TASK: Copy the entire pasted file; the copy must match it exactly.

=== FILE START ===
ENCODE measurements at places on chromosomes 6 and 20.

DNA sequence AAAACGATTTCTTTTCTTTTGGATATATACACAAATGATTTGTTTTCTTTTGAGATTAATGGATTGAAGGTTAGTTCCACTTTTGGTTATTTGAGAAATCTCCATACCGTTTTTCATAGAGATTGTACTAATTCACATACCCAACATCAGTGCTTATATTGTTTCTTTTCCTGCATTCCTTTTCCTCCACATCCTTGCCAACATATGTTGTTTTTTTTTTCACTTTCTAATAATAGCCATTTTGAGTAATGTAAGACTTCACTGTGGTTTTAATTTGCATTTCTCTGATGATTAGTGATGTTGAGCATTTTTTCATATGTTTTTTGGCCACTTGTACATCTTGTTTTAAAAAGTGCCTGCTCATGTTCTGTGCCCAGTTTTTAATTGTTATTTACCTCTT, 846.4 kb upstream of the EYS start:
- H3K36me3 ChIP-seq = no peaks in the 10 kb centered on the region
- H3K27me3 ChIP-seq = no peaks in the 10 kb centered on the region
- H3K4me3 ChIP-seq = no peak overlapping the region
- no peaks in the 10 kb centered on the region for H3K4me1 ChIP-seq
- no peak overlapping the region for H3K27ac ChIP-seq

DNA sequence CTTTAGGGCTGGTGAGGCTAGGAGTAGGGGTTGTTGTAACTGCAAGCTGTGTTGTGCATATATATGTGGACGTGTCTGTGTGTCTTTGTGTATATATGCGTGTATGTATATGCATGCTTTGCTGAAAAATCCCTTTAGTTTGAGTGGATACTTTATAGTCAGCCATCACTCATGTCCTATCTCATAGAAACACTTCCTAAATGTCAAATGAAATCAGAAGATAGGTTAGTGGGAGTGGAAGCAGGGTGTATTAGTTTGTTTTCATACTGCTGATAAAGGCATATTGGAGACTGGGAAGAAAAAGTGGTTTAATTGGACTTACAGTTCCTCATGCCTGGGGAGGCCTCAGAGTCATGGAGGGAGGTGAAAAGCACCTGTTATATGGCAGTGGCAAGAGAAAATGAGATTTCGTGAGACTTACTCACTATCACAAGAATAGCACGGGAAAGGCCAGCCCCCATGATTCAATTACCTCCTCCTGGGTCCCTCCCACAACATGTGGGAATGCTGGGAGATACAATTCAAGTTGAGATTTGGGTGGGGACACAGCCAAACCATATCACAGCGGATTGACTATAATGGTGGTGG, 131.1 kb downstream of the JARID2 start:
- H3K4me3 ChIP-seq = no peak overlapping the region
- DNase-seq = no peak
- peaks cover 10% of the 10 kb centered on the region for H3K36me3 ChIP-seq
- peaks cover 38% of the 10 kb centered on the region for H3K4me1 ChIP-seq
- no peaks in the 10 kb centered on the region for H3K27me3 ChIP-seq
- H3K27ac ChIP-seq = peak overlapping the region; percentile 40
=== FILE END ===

ENCODE measurements at places on chromosomes 6 and 20.

DNA sequence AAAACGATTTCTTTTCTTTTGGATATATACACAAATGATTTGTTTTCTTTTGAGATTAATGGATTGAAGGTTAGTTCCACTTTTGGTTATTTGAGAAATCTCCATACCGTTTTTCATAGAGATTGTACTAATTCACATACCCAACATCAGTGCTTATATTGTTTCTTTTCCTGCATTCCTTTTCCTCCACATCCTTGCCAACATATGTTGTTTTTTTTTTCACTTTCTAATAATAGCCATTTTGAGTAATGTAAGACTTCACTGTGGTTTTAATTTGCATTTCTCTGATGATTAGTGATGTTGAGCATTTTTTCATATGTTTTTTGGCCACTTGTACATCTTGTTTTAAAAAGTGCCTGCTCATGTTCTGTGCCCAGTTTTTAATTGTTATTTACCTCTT, 846.4 kb upstream of the EYS start:
- H3K36me3 ChIP-seq = no peaks in the 10 kb centered on the region
- H3K27me3 ChIP-seq = no peaks in the 10 kb centered on the region
- H3K4me3 ChIP-seq = no peak overlapping the region
- no peaks in the 10 kb centered on the region for H3K4me1 ChIP-seq
- no peak overlapping the region for H3K27ac ChIP-seq

DNA sequence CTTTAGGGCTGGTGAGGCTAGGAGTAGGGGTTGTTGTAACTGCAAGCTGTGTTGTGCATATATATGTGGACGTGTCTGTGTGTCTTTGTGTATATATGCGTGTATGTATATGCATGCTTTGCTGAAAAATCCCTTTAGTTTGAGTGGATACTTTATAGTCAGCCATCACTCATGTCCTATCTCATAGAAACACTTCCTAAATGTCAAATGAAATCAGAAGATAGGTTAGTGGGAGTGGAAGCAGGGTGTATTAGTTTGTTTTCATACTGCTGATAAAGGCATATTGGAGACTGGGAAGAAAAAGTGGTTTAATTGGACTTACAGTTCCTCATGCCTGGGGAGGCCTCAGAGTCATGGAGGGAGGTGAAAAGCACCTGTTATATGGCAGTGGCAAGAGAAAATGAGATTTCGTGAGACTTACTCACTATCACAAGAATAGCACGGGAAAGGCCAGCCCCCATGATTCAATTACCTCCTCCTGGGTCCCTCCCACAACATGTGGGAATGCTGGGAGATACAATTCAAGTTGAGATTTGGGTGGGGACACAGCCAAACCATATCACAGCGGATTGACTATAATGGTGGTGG, 131.1 kb downstream of the JARID2 start:
- H3K4me3 ChIP-seq = no peak overlapping the region
- DNase-seq = no peak
- peaks cover 10% of the 10 kb centered on the region for H3K36me3 ChIP-seq
- peaks cover 38% of the 10 kb centered on the region for H3K4me1 ChIP-seq
- no peaks in the 10 kb centered on the region for H3K27me3 ChIP-seq
- H3K27ac ChIP-seq = peak overlapping the region; percentile 40